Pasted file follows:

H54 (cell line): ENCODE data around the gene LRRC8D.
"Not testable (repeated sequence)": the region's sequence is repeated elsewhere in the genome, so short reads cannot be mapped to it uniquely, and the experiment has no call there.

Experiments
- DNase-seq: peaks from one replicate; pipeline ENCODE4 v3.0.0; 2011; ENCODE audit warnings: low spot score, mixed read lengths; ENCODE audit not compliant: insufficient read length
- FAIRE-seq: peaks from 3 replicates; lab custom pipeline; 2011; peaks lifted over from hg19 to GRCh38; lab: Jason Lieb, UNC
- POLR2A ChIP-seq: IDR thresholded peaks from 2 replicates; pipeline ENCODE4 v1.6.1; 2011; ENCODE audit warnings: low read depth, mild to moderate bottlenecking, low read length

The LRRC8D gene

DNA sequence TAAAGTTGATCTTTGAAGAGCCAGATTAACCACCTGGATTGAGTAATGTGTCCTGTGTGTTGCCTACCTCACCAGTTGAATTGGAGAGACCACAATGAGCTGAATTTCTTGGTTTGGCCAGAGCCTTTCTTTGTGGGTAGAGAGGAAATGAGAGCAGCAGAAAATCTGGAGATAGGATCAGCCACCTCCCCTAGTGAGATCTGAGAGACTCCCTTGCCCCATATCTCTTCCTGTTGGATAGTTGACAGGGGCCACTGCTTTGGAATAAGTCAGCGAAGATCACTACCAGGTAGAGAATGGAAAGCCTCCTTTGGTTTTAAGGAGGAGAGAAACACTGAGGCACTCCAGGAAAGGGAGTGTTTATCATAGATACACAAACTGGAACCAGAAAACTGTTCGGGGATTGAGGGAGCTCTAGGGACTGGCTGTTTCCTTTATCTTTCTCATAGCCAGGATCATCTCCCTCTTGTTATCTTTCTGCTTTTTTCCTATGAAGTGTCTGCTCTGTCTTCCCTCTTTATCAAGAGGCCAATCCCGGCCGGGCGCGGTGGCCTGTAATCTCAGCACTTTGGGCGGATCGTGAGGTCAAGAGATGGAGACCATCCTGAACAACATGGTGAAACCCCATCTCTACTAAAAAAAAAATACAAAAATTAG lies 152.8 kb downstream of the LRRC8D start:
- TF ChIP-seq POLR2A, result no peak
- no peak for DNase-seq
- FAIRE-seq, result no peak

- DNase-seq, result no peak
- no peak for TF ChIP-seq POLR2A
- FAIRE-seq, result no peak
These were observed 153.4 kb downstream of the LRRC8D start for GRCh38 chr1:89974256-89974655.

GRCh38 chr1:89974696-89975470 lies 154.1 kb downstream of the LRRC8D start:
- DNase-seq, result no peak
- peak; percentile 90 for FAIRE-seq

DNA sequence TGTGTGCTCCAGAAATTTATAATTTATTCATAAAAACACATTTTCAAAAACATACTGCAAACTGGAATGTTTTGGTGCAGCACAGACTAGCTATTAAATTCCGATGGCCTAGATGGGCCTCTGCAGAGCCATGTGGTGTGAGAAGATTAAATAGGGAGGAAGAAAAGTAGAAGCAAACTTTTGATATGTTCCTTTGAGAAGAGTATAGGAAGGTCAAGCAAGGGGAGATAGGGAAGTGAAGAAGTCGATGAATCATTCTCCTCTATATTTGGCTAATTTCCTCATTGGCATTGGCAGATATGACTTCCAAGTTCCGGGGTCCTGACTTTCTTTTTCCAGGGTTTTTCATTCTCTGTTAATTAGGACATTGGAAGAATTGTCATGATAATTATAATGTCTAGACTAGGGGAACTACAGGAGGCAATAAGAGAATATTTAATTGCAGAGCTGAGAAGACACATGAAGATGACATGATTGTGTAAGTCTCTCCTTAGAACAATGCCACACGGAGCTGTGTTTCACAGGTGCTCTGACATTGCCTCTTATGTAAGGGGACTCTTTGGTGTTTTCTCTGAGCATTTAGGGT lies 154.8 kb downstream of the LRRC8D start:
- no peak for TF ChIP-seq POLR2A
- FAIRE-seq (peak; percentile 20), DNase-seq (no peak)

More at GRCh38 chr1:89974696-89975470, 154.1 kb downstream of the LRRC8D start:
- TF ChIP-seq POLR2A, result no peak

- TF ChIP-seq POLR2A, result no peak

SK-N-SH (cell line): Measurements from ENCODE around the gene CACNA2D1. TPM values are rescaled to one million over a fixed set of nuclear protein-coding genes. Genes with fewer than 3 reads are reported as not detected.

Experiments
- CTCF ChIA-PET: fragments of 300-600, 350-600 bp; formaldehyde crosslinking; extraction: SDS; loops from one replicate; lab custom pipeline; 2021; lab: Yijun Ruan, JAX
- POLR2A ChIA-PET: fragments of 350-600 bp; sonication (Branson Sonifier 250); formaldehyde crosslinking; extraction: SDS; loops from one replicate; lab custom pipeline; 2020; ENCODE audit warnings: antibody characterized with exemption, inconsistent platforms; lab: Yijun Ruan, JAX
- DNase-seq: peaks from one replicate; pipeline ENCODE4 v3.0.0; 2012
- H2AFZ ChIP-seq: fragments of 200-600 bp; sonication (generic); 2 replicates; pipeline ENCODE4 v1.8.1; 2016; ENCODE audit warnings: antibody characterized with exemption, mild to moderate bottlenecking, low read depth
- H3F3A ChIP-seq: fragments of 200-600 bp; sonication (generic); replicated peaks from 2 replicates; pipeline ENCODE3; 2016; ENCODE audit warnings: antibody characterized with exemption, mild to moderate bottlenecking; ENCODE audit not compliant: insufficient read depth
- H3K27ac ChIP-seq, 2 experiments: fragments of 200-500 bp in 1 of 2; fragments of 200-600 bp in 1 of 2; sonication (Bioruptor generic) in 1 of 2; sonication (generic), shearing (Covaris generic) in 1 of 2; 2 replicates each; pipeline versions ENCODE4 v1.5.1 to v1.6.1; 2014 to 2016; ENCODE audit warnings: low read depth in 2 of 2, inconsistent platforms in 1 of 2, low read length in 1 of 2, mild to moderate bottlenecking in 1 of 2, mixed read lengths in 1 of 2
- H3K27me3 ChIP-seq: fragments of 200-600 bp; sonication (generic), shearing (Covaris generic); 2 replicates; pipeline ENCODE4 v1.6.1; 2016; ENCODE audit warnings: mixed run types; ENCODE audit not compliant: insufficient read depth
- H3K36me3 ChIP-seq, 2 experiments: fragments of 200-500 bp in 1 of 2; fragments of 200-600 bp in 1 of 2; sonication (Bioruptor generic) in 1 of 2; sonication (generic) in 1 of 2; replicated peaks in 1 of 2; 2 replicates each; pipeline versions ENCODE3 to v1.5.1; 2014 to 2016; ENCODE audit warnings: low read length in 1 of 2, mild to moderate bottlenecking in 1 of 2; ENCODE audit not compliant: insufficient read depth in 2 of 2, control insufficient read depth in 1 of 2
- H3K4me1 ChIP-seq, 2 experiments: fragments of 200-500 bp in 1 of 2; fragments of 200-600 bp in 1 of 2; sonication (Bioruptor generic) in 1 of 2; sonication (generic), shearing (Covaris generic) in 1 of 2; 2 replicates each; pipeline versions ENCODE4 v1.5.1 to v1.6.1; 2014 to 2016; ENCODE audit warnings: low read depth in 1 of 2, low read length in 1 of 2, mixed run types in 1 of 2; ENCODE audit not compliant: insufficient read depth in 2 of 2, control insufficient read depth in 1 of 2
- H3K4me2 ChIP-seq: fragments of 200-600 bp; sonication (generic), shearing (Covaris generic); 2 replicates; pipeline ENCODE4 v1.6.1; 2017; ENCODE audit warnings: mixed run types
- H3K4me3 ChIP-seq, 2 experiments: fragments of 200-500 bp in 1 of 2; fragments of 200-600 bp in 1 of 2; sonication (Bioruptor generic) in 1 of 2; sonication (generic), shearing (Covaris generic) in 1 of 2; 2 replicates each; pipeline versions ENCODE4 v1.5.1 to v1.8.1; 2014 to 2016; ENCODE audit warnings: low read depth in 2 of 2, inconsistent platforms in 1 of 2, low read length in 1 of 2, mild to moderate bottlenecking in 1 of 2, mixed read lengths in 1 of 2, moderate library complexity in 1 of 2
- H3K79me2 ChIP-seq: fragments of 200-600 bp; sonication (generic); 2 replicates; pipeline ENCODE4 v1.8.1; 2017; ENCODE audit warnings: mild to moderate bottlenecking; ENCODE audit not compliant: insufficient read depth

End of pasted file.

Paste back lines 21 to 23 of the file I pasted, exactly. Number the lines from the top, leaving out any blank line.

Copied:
- FAIRE-seq (peak; percentile 20), DNase-seq (no peak)

More at GRCh38 chr1:89974696-89975470, 154.1 kb downstream of the LRRC8D start:
- TF ChIP-seq POLR2A, result no peak